The Arizona Jewish Post published an article on the Yom HaShoah remembrance that took place April 22nd.
The text of the article:
Sixteen members of the Tucson Symphony Orchestra will perform the work of Leo Smit, a Dutch Jewish composer killed in the Holocaust, at the community’s annual Holocaust commemoration, “A Grave in the Air: A Musical Remembrance,” on Sunday, April 22.
Smit, who was of Portuguese descent, was born in Amsterdam in 1900. He spent the years between 1927 and 1937 in Paris, which was then the center of the music world. In 1937 he returned to Amsterdam, where he continued to work as a composer during the war. On April 27, 1943, he was transported to the Sobibor extermination camp in Poland, where he was killed three days later.
“You can’t imagine what it must have been like as a Jew in 1943, in an occupied country, and he was writing all this music that was so beautiful, so open. It’s a very emotional, very moving idea,” says Jeff Hamburg, chair of the Dutch Composer’s Guild in Amsterdam, who also is Jewish. Hamburg arranged Smit’s unfinished String Quartet for string orchestra specifically for this program. Smit’s music, Hamburg told the AJP, is not depressing or aggressive: “It’s just really happy. You don’t hear the war in it at all.”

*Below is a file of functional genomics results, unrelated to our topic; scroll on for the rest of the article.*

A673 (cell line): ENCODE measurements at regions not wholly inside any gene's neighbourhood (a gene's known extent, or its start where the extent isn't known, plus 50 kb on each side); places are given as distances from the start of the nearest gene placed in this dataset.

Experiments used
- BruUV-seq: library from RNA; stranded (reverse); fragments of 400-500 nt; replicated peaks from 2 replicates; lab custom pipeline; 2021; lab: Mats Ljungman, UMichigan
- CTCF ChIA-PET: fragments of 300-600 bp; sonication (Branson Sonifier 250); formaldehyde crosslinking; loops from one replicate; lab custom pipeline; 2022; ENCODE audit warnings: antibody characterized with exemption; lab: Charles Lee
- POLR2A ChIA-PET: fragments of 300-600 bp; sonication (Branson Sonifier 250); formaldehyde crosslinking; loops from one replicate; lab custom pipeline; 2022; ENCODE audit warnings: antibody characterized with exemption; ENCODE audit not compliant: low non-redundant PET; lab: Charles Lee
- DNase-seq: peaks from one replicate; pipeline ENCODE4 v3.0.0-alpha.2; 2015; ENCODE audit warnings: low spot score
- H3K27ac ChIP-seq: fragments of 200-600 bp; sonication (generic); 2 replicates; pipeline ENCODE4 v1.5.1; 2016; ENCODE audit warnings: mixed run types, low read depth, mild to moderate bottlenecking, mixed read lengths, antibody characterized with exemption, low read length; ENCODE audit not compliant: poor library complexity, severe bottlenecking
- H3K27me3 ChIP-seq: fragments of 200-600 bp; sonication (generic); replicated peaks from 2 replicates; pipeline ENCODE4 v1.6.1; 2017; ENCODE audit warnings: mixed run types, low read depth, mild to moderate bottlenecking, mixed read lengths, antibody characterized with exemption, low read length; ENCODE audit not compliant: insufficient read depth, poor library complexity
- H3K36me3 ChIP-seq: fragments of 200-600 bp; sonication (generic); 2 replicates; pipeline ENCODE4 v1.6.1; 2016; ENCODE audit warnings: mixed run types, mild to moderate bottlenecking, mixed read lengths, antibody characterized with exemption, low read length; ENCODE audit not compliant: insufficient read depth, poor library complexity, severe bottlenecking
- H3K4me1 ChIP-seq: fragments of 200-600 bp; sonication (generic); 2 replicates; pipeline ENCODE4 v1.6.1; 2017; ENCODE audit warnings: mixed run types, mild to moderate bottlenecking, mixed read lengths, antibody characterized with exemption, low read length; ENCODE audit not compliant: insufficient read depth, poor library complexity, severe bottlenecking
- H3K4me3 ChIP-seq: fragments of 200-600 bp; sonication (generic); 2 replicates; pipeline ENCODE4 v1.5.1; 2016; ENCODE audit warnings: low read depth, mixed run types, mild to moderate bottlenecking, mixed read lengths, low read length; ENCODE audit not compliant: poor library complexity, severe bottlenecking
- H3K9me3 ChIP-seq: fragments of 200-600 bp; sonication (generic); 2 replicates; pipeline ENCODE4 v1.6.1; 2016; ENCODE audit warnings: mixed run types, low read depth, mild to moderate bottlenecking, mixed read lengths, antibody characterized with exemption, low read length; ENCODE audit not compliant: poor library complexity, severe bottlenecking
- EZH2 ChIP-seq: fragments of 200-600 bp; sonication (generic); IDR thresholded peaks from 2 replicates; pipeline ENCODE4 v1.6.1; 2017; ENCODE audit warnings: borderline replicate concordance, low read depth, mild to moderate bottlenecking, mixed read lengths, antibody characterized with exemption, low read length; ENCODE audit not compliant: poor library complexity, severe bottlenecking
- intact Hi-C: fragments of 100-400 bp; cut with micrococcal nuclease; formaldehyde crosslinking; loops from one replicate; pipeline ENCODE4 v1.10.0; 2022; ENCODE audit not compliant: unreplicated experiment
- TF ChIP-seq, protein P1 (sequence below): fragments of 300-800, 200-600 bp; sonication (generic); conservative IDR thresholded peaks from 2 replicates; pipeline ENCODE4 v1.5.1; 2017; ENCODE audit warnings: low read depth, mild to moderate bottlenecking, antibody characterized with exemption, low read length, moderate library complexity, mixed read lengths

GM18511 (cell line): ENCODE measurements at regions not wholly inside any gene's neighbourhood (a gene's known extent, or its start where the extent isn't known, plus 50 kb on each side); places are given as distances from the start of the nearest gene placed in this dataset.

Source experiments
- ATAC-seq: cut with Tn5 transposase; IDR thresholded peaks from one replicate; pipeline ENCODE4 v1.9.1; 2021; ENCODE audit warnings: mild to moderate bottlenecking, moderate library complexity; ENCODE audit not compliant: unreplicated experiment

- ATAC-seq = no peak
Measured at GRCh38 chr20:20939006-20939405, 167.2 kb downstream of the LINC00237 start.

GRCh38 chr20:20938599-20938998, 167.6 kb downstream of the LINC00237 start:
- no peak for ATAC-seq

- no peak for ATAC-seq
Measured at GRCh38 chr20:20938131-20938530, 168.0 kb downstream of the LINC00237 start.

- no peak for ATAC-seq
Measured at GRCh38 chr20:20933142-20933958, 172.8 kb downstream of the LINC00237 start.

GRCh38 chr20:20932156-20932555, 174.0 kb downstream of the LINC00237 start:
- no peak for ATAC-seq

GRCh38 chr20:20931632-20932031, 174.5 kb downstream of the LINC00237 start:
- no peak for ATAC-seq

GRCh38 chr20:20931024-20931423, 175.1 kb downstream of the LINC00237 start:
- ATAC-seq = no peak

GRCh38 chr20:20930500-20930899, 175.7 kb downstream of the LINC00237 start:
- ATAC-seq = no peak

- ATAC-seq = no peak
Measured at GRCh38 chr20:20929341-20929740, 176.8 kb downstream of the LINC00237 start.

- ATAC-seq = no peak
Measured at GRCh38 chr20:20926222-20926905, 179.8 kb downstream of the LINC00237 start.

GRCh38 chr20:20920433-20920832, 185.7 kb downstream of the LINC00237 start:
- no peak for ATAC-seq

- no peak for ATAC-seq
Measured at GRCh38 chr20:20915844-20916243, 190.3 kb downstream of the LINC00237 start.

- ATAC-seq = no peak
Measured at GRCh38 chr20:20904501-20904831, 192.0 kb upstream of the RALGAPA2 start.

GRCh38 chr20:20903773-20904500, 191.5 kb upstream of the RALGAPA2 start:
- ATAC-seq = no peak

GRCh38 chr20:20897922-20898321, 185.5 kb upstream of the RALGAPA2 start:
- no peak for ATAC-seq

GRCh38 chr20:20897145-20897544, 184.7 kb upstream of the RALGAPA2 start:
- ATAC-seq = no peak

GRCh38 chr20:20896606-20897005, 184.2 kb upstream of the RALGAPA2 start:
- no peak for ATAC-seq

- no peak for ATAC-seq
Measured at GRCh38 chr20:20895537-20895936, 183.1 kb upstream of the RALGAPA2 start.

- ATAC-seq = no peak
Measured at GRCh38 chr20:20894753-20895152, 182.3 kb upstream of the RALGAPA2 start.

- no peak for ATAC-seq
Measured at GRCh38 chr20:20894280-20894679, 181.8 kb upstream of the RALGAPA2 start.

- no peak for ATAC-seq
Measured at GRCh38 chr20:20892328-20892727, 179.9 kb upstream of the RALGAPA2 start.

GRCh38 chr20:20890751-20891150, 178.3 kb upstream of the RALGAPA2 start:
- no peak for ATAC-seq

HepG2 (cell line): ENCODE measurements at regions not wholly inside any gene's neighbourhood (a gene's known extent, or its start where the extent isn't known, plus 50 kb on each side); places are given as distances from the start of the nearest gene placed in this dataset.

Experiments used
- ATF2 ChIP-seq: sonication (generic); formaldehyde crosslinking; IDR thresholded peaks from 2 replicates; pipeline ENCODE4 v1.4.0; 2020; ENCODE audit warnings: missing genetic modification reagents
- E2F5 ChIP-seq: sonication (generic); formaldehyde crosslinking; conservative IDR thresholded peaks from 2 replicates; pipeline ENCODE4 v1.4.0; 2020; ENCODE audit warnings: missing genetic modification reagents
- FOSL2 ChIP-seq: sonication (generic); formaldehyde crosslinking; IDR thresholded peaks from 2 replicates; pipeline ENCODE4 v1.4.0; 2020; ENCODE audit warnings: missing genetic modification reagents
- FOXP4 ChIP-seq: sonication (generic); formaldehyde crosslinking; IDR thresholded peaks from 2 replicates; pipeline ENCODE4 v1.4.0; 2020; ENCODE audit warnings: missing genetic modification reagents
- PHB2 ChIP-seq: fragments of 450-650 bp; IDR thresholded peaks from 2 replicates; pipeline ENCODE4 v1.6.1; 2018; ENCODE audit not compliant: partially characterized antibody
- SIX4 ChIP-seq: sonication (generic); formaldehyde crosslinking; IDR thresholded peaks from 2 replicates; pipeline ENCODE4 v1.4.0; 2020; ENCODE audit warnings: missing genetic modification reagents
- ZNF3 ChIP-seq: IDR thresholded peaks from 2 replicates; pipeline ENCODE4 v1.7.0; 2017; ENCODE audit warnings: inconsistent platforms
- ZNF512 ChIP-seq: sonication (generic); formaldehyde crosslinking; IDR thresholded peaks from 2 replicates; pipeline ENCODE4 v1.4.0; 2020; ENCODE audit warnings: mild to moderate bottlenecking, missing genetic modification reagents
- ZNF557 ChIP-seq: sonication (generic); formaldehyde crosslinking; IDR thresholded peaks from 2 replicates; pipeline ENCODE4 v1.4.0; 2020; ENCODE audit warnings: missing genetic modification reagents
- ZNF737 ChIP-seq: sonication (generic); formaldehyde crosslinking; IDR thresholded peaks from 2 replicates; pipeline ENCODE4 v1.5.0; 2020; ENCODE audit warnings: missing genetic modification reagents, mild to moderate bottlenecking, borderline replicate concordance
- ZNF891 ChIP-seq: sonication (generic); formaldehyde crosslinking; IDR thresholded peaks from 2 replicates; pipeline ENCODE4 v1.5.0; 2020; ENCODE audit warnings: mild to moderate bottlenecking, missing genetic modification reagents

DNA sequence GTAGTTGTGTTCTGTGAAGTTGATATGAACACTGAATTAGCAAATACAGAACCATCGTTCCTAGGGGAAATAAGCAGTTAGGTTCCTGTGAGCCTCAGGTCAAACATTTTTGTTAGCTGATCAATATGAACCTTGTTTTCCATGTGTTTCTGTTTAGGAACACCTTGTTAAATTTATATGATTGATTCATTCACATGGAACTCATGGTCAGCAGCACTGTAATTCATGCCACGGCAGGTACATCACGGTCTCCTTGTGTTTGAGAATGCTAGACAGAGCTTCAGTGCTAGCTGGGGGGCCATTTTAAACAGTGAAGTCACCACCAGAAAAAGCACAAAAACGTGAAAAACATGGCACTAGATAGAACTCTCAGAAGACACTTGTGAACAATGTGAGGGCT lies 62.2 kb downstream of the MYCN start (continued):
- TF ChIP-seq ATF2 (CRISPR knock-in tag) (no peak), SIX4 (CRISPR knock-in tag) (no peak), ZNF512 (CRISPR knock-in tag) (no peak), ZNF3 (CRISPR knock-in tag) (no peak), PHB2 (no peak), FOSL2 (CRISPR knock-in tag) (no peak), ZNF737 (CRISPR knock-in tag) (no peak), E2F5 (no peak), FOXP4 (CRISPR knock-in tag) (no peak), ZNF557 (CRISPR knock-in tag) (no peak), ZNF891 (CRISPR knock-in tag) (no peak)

Hamburg, who is originally from Philadelphia, will travel to Tucson to attend the program, which will be held at the Tucson Jewish Community Center, beginning at 2 p.m. German conductor Markus Huber also will travel to Tucson to lead the orchestra for this event. Huber has been guest conductor for TSO twice and has conducted various Holocaust related productions.
The event, organized by the Jewish Federation of Southern Arizona’s Coalition for Jewish Education in partnership with the TSO, will focus on the enormity of the artistic loss that accompanied the destruction of European Jewry. Local artists representing a variety of genres will accompany Holocaust survivors during the processional and candlelighting ceremony, says Bryan Davis, CJE youth and Holocaust education coordinator.
“How do you remember the evil of the past in order to overcome evil with good in the future?” asks TSO viola player Melissa Hamilton, who organized the concert.
Although she is not Jewish, many of her teachers and mentors since elementary school have been Jewish, she notes, making her sensitive to issues of anti-Semitism and the Holocaust, such as refusing to play Haydn’s “Emperor Quartet,” which was co-opted by the Nazis as an anthem.
Hamilton had begun researching stories of Holocaust survivors to explore how traumatic memories can be transformed into a tool for hope. Initially, she planned to hold a recital of music from the Holocaust to raise money for the museum at Auschwitz, but she soon connected with Davis and began working with him on the Yom HaShoah commemoration, enlisting fellow symphony members to participate.
Collaborating on the Yom HaShoah project has given her immense joy, says Hamilton. “And somehow this joy is contagious, and perhaps that is why so many other people accepted the invitation to be involved.”
Telling Leo Smit’s story through words and music, she says, is a way to give back his voice, to say “his life mattered. Every life matters.”